– Gio67
    Jan 31, 2022 at 10:50
  • $\begingroup$ The second taylor series how did you got it? $\endgroup$ Feb 5, 2022 at 10:38

The idea is right, but I think there're many typos in the last few steps, and I cannot understand them.

Remember that in $\mathbb{R}^n,$ $l^p$ norm are equivalent with each other, for $p\in [1,\infty],$ so it doesn't matter that which norm you used. Especially, $\|x\|=\max(|x_1|,\cdots,|x_n|)$ is $l^\infty$ norm, and $\|x\|=|x_1|+\cdots+|x_n|$ is $l^1$ norm. As we can decompose vector valued function to each dimension, I believe there's no different with the case about $n>1$ with $n=1.$

To show that $v^\alpha=\partial^\alpha v^0,$ a classical method is to use the idea of test function/weak derivative. For a fixed continuous function $u,$ if for any $\varphi\in C_c^\infty(\Omega,\mathbb R^n),$ there exists a continuous function $v,$ such that $$\int_{\Omega}(v\varphi+u\partial_i\varphi)dx=0, \quad\forall \varphi\in C_c^\infty(\Omega,\mathbb R^n), $$ then call $v$ the weak derivative (on the direction of $x_i$) of $u.$ (And $\varphi$ is called test function.) Because (try to prove that)$$\int_{\Omega} u\varphi=0,\quad \forall \varphi\in C_c^\infty(\Omega,\mathbb R^n)\qquad\Rightarrow \qquad u\equiv 0\quad\text{in} \:\Omega,$$ the weak derivative is unique. Especially, when $u$ is derivable itself, it's not hard to see that $\partial_i u$ is its weak derivative by Green formula. So if you want to prove that $\partial_i u=v,$ just show that $v$ is its weak derivative. Then you get that by uniquness.

Now we show that $v^i=\partial_i v^0,$ for $|\alpha|=1.$ For arbitrary $\alpha,$ use induction. We need to prove that $$ \int_{\Omega} (v^i\varphi+v^0\partial_i \varphi)dx=0,\quad \forall \varphi\in C_c^\infty(\Omega,\mathbb R^n). $$ Let $K:=\operatorname{supp} \varphi\subset \Omega,$ then: $$ \begin{aligned} \left\|\int_{\Omega} (v^i\varphi+v^0\partial_i \varphi)dx\right\|&=\left\|\int_{\Omega} (v^i\varphi-(\partial_i f_k\varphi+f_k\partial_i \varphi)+v^0\partial_i \varphi)dx\right\|\\ &\le\int_{\Omega} \left\|v^i\varphi-\partial_i f_k\varphi\right\|+\left\|v^0\partial_i \varphi-f_k\partial_i \varphi\right\|dx\\ &\le 2|K|\mathfrak{p}_{1,K}(v^0-f_k)\mathfrak{p}_{1,K}(\varphi)\rightarrow 0 \end{aligned} $$ So $v^i$ is the weak derivative of $v^0,$ then $\partial^i v^0=v^i$ as $v^0\in C^\infty.$ By induction, $\partial^\alpha v^0=v^\alpha.$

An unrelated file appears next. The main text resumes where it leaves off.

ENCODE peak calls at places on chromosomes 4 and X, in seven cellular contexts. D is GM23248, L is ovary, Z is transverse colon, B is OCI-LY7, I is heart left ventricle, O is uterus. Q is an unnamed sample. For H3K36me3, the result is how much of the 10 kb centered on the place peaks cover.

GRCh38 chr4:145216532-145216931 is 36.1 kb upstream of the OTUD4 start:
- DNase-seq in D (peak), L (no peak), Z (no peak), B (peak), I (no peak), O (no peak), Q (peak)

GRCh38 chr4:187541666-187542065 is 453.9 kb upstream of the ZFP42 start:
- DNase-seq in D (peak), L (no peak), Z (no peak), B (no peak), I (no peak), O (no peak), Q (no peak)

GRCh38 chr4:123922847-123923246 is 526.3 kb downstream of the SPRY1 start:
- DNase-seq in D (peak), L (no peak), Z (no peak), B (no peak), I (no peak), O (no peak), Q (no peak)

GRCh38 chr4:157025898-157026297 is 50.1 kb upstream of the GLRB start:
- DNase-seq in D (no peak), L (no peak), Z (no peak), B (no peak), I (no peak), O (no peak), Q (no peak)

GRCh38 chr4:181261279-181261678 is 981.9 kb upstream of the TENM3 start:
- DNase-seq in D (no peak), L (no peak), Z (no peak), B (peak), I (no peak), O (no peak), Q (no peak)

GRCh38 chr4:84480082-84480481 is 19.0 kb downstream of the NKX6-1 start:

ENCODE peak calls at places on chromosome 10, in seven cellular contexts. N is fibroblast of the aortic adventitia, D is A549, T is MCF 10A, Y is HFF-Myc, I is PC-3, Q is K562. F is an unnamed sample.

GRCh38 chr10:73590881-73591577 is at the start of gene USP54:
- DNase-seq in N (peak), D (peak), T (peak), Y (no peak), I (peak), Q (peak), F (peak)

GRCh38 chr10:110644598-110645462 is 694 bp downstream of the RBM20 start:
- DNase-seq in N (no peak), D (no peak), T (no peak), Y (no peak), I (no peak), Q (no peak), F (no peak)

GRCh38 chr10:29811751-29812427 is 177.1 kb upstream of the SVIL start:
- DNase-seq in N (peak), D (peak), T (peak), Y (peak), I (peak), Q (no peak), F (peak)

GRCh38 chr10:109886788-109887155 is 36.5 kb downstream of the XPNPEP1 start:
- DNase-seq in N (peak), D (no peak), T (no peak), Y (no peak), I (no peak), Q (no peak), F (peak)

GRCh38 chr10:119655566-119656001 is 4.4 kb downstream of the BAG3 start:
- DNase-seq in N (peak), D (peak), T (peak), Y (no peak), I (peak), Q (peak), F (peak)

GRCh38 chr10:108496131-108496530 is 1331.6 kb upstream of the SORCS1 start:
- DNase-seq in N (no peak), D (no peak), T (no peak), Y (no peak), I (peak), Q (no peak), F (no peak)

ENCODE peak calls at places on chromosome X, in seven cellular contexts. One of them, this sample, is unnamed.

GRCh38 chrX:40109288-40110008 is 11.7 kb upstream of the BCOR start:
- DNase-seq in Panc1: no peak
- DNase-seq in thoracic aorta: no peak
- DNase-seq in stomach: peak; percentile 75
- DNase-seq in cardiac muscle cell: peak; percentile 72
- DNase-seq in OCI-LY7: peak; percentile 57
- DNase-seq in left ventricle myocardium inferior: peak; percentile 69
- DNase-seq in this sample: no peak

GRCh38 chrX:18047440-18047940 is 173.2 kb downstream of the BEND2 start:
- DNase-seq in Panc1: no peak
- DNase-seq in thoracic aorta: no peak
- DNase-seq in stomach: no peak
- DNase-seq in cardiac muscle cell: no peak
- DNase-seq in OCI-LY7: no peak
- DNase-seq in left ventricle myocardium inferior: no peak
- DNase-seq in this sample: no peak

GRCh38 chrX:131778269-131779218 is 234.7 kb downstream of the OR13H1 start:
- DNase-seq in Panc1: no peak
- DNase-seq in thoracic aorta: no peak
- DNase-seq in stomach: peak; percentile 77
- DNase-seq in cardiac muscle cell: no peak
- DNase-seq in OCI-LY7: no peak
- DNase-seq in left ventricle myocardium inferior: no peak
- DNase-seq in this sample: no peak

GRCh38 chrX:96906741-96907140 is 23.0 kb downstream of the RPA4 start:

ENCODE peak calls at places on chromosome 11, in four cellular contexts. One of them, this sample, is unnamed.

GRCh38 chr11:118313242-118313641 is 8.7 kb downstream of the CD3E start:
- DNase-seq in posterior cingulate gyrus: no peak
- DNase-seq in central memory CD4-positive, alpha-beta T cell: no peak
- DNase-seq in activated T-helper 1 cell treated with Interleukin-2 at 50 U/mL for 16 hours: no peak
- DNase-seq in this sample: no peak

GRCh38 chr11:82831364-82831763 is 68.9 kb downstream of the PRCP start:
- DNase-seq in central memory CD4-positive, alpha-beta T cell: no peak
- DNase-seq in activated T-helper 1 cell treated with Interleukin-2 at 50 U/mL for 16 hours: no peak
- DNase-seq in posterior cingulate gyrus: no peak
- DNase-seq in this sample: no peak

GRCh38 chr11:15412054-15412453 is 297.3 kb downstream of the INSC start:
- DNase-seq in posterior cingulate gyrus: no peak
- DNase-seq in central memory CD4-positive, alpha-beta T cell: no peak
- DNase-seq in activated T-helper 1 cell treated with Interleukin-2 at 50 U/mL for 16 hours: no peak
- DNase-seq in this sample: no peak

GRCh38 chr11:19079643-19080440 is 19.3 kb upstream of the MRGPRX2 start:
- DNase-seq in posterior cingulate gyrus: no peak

Remark: $\partial^i$ means $\partial^\alpha,$ $\alpha=(0,\cdots,0,\stackrel{i^{th}}1,0,\cdots,0)$ here.

  • $\begingroup$ I do not understand how did you get in the last inequality $\endgroup$ Jan 29, 2022 at 7:33

Just to clarify DreamAR's answer .

Let $\left\| x\right\|=\max(|x_1|,|x_2|)$ ,$K:=\operatorname{supp} \varphi\subset \Omega,$ and $K':=\operatorname{supp} \partial_i \varphi \subset \Omega,$ then we have \begin{aligned} \left\|\int_{\Omega} (v^i\varphi+v^0\partial_i \varphi)dx\right\|&=\left\|\int_{\Omega} (v^i\varphi-(\partial_i f_k\varphi+f_k\partial_i \varphi)+v^0\partial_i \varphi)dx\right\|\\ &\le\int_{\Omega} \left\|v^i\varphi-\partial_i f_k\varphi\right\|+\left\|v^0\partial_i \varphi-f_k\partial_i \varphi\right\|dx\\ &\le |K|\int_{\Omega}\left\|v^i-\partial_i f_k\right\|+|K'|\int_{\Omega}\left\|v^0-\ f_k\right\| \\ &\le |K|\operatorname{supp}\left\|v^i-\partial_i f_k\right\|\int_{\Omega}dV+|K'|\operatorname{supp}\left\|v^0-\ f_k\right\|\int_{\Omega}dV \left\|v^0-\ f_k\right\| \\ &=\Omega|K|\operatorname{supp}\left\|v^i-\partial_i f_k\right\|+\Omega|K'|\operatorname{supp}\left\|v^0-\ f_k\right\| \\ \end{aligned} and since we have that $ \operatorname{supp}\left\|v^i-\partial_i f_k\right\|\rightarrow 0$ and $ \operatorname{supp}\left\|v^0- f_k\right\|\rightarrow 0$ we obtain the desired result.